PARIS — Ravers at an underground, curfew-violating New Year’s Eve party that drew at least 2,500 people in western France attacked police units sent to shut them down, torching a vehicle and injuring officers with bottles and stones, officials said Friday.
Hundreds of vehicles carrying party-goers started converging on hangars in Lieuron, Brittany, on Thursday night, the regional government Friday said in a statement.
Gendarmes and their vehicles were attacked when they tried to stop the ravers from installing their party gear. Some officers suffered light injuries, the statement said. On Friday morning, 2,500 ravers from France and abroad were still partying, circled by a reinforced police presence.
First aid workers were distributing masks and hand gel to try to limit coronavirus infections.
BANGKOK — The Thai capital is shutting down venues including schools and entertainment parks as coronavirus cases continue to spread.
Thailand reported 279 new cases on Friday including two deaths.
Seven provinces including Bangkok have been designated red zones where places including entertainment venues, boxing rings, gyms and flea markets are ordered closed. Restaurants are allowed to serve only takeouts.
The restrictions are in place until mid-January.
The new outbreak has spread from the country’s largest wholesale seafood market in Samut Sakhon south of Bangkok and the gambling den in Rayong, and both places continue to log the highest number of infections. Bangkok reported 180 cases in the last 24 hours.
A spokesman for the COVID-19 center, Dr. Taweesilp Visanuyothin, said that the Health Ministry had contacted Oxford-AstraZeneca to purchase a second batch of 26 million doses of the vaccine. The deal would double the number of doses to be supplied by the British vaccine manufacturer.
The first 2 million doses are expected in February and March and will be given to medical staff.
BEIJING — Two major airports in northeastern China are requiring departing passengers show a negative coronavirus test taken over the previous 72 hours before they can board their planes.
The requirements by the Shenyang and Dalian come amid a small but persistent growth in cases in the two cities located in Liaoning province just north of the capital Beijing.
Four new cases were announced Friday in Liaoning, along with another five cases in Beijing, where emergency testing was ordered for more than a million people following the detection of a small cluster in the northeastern suburbs.
Wary of another wave of infections, China is urging tens of millions of migrant workers to stay put during next month’s annual Lunar New Year holiday, usually the world’s largest annual human migration. Classes are also being dismissed a week earlier than usual and tourists are being told not to come to Beijing for holidays.
China on Friday reported a total of 19 new virus cases, including 10 that were brought from outside the country. Since the novel coronavirus was first detected in the central city of Wuhan in late 2019, China has reported a total of 87,071 cases and 4,634 deaths, although some question whether those figures underreport the full extent of the outbreak in China the country.
MIAMI — Florida health authorities late Thursday reported finding evidence of the latest U.S. case of the new and apparently more contagious coronavirus strain first seen in England, saying it was detected in a man with no recent travel history.
The case, disclosed in a Florida Health Department statement tweeted on its HealthyFla site, comes after reports in recent days of two individual cases of the United Kingdom strain of Covid-19 discovered in Colorado and California.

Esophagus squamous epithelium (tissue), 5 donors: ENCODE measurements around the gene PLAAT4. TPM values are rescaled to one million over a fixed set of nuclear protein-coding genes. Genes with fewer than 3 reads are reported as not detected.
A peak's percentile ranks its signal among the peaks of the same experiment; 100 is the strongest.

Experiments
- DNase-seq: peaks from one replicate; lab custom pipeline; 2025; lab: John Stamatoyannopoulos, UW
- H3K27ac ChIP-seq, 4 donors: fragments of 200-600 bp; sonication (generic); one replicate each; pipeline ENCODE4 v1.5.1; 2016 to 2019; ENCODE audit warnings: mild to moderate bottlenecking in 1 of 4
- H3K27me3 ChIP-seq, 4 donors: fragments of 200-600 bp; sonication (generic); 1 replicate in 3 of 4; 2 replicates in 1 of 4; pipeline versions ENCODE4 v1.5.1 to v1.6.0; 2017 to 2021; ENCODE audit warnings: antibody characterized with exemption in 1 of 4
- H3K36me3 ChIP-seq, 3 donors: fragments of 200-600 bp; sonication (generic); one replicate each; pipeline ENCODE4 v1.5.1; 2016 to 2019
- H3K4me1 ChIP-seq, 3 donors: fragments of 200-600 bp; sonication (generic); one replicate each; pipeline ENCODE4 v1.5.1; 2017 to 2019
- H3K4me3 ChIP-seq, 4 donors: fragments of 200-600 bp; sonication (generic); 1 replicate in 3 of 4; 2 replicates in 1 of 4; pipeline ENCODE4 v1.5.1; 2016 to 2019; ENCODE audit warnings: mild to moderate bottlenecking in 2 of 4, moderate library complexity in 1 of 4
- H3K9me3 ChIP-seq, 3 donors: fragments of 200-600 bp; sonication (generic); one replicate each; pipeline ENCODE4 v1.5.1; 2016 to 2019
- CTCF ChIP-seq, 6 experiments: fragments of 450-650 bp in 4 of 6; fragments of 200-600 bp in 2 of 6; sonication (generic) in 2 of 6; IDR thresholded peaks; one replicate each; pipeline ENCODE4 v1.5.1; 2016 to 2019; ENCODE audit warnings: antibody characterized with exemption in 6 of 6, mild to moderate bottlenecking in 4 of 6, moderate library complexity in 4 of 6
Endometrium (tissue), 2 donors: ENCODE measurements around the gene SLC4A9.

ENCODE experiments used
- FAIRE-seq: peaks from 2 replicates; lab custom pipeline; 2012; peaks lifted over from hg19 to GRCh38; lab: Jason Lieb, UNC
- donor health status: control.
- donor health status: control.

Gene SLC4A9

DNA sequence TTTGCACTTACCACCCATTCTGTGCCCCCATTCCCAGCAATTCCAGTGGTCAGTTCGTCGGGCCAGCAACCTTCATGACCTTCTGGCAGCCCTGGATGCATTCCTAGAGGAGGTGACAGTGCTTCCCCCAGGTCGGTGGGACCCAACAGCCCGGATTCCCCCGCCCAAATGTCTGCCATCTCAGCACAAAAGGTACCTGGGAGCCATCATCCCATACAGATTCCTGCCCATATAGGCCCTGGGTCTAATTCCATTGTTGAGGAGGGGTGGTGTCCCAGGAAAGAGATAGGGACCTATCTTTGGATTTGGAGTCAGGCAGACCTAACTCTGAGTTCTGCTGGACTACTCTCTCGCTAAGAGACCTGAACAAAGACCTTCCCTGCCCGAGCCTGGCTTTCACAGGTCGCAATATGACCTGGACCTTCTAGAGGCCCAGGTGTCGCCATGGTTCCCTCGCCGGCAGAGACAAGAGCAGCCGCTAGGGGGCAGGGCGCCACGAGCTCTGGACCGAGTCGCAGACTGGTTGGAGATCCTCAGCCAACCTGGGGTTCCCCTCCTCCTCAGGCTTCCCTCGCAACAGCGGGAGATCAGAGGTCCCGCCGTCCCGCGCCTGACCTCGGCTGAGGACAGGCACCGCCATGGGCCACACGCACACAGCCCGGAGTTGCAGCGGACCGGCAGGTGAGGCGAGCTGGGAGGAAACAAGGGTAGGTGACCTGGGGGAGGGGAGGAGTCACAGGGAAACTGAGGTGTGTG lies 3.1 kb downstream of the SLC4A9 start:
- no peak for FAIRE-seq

Florida’s health statement said the new virus variant was detected in a man in his 20s in Martin County, which abuts the Atlantic Coast above densely populated South Florida. The health department did not give further details, such as releasing the man’s medical condition or how the strain was detected.
California on Wednesday announced the nation’s second confirmed case of the new virus strain. The announcement came 24 hours after word of the first reported U.S. variant infection, which emerged in Colorado — in a Colorado National Guardsman who had been sent to help out at a nursing home struggling with an outbreak.
Scientists in the U.K. believe the variant is more contagious than previously identified strains. The cases have triggered questions about how the version circulating in England arrived in the U.S. and whether it is too late to stop it now, with top experts saying it is probably already spreading elsewhere in the United States. ___
LATHAM, N.Y. — Officials in upstate New York say nine nuns at a convent have died of causes related to COVID-19 in just over a month.
An Albany County spokesperson says in a statement to the Times Union newspaper that officials are aware of the deaths among the Sisters of St. Joseph of Carondelet in Latham.
WNYT-TV reported earlier in December that 22 sisters had tested positive. The convent’s website says it is home to 140 nuns.
The Roman Catholic Diocese of Albany says the convent is not ready to issue a statement.
GENEVA — The World Health Organization says it has cleared the Pfizer-BioNTech coronavirus vaccine for emergency use, meaning poorer countries may soon get access to the shot already available in Europe and North America.
Every country that has a drug regulatory agency will have to issue its own approval for any COVID-19 vaccine, but countries with weak systems usually rely on WHO to vet the shots.
The global body said late Thursday that the decision to issue its first emergency use validation for a COVID-19 vaccine “opens the door for countries to expedite their own regulatory approval processes to import and administer the vaccine.”
The U.N. health agency said its review found the Pfizer-BioNTech vaccine, which has already received clearance in the United States, Britain, the European Union and a dozen other countries, “met the must-have criteria for safety and efficacy set out by WHO.”
The BioNTech-Pfizer vaccine has to be stored at ultra-frozen temperatures, a big hurdle for developing countries where the required freezers and reliable electricity supply may not be available.